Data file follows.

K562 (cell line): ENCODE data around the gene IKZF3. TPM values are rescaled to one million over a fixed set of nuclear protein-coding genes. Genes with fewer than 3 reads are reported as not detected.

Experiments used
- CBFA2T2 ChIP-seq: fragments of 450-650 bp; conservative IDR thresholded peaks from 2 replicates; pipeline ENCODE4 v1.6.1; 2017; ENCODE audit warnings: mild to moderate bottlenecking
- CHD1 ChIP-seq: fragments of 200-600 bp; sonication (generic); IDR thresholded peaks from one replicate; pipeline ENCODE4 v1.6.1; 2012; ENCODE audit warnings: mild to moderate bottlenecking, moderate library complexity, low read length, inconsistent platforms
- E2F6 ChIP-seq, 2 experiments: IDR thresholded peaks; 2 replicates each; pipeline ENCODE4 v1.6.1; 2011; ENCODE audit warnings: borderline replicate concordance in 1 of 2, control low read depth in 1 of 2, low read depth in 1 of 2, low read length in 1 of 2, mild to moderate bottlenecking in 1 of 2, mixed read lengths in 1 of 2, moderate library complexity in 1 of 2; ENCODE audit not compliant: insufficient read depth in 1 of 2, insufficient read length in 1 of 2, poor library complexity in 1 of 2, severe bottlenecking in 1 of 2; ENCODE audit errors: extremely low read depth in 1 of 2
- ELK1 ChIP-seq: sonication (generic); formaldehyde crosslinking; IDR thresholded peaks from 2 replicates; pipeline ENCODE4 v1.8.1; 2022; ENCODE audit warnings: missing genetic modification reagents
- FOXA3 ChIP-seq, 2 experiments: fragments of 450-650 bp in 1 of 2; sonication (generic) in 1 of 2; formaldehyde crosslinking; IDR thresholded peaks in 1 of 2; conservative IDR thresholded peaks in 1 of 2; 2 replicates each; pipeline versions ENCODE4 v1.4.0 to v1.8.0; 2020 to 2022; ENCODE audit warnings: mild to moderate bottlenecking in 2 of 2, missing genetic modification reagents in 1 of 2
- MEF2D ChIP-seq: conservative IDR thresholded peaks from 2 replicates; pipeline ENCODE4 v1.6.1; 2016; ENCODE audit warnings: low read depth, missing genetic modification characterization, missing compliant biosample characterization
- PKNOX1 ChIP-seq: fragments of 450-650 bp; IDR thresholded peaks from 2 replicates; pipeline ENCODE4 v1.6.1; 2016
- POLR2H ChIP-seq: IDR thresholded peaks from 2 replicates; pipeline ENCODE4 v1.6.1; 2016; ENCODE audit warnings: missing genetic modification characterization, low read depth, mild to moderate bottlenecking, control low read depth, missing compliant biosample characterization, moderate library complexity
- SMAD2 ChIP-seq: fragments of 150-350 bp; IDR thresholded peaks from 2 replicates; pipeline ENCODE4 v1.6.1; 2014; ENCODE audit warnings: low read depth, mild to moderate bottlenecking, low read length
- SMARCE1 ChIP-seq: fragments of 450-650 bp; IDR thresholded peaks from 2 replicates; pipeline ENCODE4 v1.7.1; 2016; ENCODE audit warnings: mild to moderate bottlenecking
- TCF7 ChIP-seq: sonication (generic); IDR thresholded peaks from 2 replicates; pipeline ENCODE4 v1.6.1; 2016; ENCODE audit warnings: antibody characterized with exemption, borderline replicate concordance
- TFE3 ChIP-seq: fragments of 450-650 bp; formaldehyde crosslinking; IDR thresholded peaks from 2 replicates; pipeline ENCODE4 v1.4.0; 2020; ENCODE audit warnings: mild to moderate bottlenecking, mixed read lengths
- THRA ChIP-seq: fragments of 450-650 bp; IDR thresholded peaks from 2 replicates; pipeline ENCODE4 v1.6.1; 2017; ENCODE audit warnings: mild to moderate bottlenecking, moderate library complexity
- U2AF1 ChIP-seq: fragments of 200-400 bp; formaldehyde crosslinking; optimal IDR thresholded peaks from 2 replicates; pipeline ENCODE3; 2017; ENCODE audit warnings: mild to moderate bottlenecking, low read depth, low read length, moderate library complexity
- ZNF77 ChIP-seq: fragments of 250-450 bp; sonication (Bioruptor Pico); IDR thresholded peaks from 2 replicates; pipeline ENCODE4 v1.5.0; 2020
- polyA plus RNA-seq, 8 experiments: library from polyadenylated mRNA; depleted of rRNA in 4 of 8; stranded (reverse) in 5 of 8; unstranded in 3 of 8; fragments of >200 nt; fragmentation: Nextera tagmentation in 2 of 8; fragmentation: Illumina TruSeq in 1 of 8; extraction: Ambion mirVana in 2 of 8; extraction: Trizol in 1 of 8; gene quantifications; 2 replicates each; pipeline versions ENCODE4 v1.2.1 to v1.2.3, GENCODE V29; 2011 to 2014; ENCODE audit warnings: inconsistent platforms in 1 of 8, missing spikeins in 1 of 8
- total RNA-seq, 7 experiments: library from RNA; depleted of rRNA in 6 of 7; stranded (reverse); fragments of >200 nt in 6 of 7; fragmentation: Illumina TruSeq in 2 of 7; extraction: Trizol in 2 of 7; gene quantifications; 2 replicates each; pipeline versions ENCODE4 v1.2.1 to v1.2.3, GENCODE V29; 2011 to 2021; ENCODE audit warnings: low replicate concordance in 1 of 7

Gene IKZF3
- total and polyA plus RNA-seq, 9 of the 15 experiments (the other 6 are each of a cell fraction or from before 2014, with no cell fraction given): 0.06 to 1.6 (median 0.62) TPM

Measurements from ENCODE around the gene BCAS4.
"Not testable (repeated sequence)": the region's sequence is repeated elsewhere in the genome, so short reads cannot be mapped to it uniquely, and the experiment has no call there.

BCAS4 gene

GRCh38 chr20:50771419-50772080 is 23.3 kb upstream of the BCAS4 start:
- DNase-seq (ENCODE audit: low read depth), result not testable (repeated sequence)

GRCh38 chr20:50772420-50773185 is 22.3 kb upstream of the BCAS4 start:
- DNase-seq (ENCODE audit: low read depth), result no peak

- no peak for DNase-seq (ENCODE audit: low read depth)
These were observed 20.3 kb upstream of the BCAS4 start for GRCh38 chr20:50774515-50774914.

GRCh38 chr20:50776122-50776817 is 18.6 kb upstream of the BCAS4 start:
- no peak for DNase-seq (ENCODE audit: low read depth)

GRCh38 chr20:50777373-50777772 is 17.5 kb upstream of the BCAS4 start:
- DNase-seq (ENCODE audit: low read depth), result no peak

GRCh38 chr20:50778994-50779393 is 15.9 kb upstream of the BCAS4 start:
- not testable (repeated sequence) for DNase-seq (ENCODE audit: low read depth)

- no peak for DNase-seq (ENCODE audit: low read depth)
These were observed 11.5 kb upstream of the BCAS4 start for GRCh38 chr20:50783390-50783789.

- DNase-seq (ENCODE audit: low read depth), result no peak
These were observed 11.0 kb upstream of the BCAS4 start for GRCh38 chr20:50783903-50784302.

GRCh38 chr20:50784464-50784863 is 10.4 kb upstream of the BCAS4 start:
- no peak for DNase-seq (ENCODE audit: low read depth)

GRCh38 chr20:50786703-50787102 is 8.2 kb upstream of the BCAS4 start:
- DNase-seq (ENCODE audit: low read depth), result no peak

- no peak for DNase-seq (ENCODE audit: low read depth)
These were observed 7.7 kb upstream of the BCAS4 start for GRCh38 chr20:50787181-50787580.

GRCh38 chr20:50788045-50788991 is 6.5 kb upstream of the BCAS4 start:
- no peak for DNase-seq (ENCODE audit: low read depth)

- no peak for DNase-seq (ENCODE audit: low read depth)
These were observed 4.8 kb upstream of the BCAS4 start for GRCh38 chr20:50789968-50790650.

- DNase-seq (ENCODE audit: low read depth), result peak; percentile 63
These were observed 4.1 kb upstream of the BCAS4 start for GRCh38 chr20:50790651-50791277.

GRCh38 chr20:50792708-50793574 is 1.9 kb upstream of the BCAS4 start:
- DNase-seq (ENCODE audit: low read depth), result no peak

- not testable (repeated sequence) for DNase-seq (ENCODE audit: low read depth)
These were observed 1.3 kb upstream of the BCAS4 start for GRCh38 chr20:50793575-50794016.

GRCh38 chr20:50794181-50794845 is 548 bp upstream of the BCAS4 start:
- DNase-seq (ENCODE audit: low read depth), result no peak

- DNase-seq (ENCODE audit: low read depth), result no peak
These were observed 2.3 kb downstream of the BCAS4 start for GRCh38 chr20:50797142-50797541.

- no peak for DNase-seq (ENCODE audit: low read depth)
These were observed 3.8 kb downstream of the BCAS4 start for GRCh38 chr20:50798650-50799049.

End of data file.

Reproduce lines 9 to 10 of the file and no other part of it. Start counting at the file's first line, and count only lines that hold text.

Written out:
- PKNOX1 ChIP-seq: fragments of 450-650 bp; IDR thresholded peaks from 2 replicates; pipeline ENCODE4 v1.6.1; 2016
- POLR2H ChIP-seq: IDR thresholded peaks from 2 replicates; pipeline ENCODE4 v1.6.1; 2016; ENCODE audit warnings: missing genetic modification characterization, low read depth, mild to moderate bottlenecking, control low read depth, missing compliant biosample characterization, moderate library complexity